CORSICANA, Texas — Detective Elmer "Sonny" Boyd was doing a last security sweep through the Dallas Trade Mart, where President John F. Kennedy was scheduled to speak, when he and his partner got word of an incident involving the president's motorcade.
The Dallas police homicide detective rushed to Parkland Hospital, where the wounded president had been taken and was pronounced dead. There he and his partner were ordered back downtown, to the School Book Depository, where witnesses said they'd seen gunshots fired at Kennedy.
Boyd was searching the seventh floor when someone found bullet shell casings near a window one floor below. The investigation was unfolding when Boyd learned a friend, Officer J.D. Tippit, had been shot in a confrontation with Lee Harvey Oswald.
“We’d been partners for years,” said Boyd. “Our kids played together. We were close.”
“Oswald shot him across the hood of his car,” before fleeing on foot, said Boyd, adding that Tippit was the reason police nabbed Oswald as quickly as they did. “He was the real hero."
Boyd's memories of the events surrounding Kennedy's death have made him popular, especially as the 50th anniversary of the assassination has neared. This week Boyd attended a reception in the old Book Depository - in what is now called the Sixth-Floor Museum - as well as a showing of the documentary, "Catching Oswald," in which he appears.
Boyd eventually spent 27 with the Dallas police before retiring in 1978, then joining the Euless, Texas, Police for 10 years. After that he returned to Blooming Grove, where he grew up about 50 miles south of Dallas, with his wife of 63 years.
On Tuesday, Boyd, now 86, spoke to high school students in his hometown describing some of the aftermath of Kennedy's death.
Boyd had a front seat to history. He and his partner, Detective Richard Sims, were assigned to escort Oswald to line-ups and interrogation sessions with local police and the Secret Service.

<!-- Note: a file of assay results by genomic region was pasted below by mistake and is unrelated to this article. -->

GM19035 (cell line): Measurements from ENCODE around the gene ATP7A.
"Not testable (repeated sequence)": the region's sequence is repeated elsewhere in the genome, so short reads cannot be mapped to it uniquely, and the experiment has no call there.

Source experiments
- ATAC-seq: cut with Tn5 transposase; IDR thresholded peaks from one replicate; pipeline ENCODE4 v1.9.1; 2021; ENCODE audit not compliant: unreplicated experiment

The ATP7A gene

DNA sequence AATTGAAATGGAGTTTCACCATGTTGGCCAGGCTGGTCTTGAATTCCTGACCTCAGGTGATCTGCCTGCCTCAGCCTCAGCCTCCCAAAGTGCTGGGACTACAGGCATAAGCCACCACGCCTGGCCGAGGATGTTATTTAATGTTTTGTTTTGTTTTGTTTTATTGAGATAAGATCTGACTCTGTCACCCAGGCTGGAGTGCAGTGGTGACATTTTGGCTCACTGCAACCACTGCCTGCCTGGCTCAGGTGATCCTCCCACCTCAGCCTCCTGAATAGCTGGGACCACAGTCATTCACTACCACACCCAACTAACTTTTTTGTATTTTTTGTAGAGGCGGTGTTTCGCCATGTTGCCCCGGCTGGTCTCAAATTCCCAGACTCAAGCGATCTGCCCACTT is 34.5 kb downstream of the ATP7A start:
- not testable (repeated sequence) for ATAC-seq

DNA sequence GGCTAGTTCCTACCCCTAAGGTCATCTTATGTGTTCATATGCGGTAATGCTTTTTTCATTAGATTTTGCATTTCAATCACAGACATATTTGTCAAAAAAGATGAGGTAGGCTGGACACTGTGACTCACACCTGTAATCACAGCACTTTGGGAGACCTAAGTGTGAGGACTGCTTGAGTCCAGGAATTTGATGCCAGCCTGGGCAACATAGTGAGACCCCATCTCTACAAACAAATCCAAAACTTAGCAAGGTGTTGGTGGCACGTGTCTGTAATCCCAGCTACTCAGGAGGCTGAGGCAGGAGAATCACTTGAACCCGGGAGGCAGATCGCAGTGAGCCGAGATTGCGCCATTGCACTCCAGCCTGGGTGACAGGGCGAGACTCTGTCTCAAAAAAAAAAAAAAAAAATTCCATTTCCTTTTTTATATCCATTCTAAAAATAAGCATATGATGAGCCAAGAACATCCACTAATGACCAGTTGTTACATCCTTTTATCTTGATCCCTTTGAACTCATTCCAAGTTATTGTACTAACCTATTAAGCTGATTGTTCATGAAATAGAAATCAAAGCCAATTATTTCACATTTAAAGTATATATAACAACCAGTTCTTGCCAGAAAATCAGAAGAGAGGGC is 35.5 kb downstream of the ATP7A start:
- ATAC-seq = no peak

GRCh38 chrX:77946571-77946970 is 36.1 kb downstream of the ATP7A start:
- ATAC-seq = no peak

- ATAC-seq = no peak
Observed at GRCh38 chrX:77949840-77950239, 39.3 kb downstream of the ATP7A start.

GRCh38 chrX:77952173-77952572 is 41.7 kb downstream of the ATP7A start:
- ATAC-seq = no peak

Oswald was unnaturally cool, said Boyd.
“He was as calm as anybody I’ve ever seen,” he said. “I’ve never understood how a man could do everything he’d done and be so calm.”
Oswald got angry a couple of times during questioning - when an FBI agent contorted him, and when talked about Gov. John Connally, who also had been shot.
“He said, ‘They tried to make a patsy out of me,’ ” said Boyd. “He was a cool guy. He wasn’t a dummy. He’d talk. He just wouldn’t talk about anything anybody wanted to hear.
“He’d talk about everything except the shooting of the president and Officer Tippit,” said Boyd.
To this day, Boyd said he doesn't believe anyone else was involved in Kennedy's assassination. He's never bought into conspiracy theories, though he’s read many accounts that he knows are nonsense.
“There’s no doubt in my mind that Lee Harvey Oswald killed our president and J.D. Tippit," he said.
Boyd said some of those theories were stoked by the fact that the Medical examiner in Washington, D.C., who was less experienced than Dallas' head pathologist, performed Kennedy's autopsy.
"It should have been ours,” he said. “We should have kept the body here.”
Boyd was off-duty the morning of Nov. 24, two days after Kennedy's assassination, when nightclub owner Jack Ruby approached Oswald as he was being transferred through the basement of the police station, shot and killed him.
"The only time I wasn’t with him was the morning he got shot," he said.
Ruby had liked police officers and had been friends with Boyd's partner, Sims. The night Kennedy was killed, Ruby had called Sims to offer sandwiches to the police on duty. Sims refused and Ruby instead ended up feeding the journalists gathered at the station.
Boyd remembered the police interrogation of Ruby.
“I think the first thing he said was, ‘Mr. Sims, are y’all mad at me? … I think he thought he’d be a big hero.”
Janet Jacobs writes for the Corsicana, Texas, Daily Sun.